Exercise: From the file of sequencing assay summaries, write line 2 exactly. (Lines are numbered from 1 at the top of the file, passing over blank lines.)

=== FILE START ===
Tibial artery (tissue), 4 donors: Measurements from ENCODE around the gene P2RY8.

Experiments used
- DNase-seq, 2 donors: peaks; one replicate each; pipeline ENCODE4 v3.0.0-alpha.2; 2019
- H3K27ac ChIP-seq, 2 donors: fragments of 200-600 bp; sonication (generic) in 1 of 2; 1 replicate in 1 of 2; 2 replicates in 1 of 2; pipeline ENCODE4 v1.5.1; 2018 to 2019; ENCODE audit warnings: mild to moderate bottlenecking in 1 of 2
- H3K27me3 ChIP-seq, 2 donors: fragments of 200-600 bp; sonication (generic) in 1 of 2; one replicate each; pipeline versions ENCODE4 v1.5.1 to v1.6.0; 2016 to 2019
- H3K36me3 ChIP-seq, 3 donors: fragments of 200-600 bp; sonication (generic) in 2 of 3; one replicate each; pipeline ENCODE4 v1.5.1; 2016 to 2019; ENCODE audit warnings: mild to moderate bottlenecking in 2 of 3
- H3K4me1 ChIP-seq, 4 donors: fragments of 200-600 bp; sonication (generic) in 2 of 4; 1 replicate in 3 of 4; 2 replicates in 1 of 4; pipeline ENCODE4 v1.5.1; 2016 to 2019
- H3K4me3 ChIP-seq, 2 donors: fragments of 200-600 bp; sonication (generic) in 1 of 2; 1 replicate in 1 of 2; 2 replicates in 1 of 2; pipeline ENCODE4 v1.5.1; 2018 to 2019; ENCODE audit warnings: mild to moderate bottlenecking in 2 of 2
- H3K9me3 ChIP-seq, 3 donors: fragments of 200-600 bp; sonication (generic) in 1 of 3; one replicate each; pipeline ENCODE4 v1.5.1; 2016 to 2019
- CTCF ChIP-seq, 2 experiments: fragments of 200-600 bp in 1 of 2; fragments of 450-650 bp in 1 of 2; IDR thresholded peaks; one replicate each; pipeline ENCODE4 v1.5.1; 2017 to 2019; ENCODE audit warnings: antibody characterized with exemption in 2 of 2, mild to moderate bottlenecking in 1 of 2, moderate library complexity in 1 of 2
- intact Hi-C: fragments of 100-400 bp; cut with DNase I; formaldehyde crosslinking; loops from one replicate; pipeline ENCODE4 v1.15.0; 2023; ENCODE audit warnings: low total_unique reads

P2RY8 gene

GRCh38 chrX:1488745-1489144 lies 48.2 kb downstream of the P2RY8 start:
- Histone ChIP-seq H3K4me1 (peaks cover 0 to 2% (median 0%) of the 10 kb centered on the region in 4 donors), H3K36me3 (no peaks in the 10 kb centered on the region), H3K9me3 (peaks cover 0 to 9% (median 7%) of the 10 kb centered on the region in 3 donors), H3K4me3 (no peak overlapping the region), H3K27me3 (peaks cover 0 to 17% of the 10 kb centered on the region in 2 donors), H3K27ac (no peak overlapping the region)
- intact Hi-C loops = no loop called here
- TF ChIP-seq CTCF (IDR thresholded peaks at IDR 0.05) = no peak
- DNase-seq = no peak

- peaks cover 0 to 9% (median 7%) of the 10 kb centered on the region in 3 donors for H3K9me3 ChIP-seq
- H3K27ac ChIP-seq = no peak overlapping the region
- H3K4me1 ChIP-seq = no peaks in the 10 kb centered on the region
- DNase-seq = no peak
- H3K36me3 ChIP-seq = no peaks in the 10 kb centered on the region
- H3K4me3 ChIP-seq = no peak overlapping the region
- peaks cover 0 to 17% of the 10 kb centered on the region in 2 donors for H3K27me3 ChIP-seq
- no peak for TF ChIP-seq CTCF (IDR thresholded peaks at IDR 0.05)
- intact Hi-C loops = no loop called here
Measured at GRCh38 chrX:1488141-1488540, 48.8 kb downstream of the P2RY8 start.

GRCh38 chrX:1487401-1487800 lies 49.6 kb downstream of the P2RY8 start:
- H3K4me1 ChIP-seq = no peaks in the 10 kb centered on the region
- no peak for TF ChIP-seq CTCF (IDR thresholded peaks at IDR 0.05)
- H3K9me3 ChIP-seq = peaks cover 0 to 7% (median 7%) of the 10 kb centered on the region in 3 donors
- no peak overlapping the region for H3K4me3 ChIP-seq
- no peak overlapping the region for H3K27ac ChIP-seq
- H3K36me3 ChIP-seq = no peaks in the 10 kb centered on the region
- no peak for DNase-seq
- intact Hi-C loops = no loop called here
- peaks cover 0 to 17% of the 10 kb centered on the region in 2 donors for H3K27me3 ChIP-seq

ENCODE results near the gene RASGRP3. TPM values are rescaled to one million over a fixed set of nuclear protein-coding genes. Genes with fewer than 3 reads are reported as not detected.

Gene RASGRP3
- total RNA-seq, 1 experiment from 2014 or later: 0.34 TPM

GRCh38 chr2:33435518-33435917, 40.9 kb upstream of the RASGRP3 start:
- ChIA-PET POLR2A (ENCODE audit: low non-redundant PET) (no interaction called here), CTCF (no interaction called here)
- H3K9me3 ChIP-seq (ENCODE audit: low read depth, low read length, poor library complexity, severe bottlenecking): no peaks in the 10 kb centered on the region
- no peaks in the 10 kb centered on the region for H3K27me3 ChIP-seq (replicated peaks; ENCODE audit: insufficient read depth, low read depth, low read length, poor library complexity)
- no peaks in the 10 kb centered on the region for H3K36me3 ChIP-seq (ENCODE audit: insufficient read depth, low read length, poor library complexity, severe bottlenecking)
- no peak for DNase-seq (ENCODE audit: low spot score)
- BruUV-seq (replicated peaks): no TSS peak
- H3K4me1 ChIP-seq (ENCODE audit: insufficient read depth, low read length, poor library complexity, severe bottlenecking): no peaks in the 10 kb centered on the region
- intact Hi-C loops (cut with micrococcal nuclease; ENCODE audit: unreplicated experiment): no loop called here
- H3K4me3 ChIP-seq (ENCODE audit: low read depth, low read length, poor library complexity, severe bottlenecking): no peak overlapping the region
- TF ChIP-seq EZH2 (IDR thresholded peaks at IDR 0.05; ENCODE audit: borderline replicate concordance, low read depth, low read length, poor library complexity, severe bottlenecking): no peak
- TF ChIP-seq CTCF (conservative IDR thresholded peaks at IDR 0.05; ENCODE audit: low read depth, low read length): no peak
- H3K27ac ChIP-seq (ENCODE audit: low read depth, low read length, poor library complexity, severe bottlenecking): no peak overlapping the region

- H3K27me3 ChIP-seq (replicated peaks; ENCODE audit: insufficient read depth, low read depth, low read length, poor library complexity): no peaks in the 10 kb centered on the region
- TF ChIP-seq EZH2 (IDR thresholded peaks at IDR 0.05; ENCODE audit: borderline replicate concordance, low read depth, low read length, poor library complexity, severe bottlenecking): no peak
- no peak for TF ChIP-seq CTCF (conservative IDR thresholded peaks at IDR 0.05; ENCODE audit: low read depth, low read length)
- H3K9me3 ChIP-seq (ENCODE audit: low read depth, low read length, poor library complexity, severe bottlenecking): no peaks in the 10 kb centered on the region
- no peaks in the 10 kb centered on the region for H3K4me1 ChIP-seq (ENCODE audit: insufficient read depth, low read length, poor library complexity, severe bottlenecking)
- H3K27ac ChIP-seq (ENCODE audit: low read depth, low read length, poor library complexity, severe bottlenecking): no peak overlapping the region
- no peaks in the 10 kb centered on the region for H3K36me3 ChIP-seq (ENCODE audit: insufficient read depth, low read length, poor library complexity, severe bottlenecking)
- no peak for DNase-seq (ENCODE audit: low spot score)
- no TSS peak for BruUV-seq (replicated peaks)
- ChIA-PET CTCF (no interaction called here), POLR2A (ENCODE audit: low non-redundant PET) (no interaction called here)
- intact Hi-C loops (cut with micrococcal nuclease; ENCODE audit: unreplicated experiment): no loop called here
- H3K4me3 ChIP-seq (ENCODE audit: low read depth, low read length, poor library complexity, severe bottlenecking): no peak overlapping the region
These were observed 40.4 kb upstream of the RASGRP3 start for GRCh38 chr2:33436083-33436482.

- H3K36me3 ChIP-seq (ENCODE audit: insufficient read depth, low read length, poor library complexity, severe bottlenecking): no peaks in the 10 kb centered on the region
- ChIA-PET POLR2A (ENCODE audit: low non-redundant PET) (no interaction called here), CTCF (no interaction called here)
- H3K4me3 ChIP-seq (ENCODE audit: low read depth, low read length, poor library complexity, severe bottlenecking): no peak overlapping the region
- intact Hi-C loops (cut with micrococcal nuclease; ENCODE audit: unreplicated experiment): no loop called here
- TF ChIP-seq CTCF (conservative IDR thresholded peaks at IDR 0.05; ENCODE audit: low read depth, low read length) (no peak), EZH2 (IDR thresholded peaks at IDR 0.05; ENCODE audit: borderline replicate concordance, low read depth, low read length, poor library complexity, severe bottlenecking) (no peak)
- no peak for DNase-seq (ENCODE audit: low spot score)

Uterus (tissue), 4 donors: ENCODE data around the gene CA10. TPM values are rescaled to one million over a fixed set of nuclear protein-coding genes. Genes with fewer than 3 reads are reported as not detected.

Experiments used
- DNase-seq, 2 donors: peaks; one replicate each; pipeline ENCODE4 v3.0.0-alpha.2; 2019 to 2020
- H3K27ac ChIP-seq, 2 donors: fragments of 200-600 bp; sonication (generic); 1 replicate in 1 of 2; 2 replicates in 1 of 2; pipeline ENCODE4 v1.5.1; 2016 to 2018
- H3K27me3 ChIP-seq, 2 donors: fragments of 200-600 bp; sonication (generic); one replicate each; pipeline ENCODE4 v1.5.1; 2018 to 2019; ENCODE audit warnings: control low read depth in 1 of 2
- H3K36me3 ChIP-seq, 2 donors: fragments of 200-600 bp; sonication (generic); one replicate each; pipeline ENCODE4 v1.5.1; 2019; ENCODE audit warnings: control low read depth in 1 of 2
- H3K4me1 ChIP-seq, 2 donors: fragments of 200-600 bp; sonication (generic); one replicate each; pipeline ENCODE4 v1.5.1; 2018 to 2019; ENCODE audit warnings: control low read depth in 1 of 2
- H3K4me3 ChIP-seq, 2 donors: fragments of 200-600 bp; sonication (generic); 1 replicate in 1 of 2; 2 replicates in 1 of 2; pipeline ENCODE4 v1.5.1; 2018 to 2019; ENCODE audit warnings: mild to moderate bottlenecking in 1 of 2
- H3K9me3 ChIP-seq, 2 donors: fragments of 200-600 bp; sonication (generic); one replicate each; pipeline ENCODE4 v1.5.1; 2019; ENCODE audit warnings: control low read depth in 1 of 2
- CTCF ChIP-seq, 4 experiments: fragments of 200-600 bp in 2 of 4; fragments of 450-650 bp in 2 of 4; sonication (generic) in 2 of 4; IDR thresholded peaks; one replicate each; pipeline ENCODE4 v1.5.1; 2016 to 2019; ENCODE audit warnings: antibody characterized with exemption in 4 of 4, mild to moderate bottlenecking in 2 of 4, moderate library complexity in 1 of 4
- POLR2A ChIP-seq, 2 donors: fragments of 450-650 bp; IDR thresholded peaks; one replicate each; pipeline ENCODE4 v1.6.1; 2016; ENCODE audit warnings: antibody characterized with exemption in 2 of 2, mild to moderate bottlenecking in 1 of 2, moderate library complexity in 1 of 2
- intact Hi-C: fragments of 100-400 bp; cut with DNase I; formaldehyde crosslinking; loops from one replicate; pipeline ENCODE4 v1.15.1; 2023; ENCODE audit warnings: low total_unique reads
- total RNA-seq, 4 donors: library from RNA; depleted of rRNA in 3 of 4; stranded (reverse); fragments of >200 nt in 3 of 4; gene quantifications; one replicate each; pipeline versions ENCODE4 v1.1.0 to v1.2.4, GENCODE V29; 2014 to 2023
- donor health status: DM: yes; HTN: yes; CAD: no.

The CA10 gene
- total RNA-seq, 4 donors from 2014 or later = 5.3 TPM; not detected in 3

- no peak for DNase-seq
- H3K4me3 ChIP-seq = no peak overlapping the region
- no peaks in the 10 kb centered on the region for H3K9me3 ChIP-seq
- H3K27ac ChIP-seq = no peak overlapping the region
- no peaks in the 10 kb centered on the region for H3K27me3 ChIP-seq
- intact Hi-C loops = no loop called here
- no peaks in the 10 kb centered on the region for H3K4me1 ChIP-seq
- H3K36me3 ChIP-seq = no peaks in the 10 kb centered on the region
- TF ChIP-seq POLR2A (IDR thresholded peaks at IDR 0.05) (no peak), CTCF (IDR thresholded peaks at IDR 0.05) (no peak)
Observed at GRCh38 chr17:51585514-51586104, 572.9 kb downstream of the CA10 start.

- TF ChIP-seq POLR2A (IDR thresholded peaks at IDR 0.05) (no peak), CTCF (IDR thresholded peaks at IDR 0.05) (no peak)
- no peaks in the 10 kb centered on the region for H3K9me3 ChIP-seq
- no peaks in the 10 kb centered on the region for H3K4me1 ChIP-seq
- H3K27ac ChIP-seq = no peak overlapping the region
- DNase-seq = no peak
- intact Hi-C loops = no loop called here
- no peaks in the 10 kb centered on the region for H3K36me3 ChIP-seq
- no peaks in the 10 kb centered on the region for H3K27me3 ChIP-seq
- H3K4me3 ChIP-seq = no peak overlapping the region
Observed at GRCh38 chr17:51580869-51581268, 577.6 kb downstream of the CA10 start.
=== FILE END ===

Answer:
Experiments used